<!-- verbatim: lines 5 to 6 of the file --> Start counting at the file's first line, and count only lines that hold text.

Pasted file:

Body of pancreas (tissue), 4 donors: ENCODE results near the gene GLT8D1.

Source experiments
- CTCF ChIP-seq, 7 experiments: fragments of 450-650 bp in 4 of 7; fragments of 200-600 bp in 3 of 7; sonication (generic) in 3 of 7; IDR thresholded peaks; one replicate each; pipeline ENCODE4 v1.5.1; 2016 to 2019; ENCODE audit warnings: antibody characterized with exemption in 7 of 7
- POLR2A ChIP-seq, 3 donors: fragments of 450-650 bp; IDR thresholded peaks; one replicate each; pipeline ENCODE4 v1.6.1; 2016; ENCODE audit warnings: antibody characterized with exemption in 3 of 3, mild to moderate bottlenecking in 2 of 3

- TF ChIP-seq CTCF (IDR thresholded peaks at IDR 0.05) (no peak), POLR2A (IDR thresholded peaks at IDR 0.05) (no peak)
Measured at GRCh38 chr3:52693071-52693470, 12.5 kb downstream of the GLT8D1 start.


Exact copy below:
- TF ChIP-seq CTCF (IDR thresholded peaks at IDR 0.05) (no peak), POLR2A (IDR thresholded peaks at IDR 0.05) (no peak)
Measured at GRCh38 chr3:52693071-52693470, 12.5 kb downstream of the GLT8D1 start.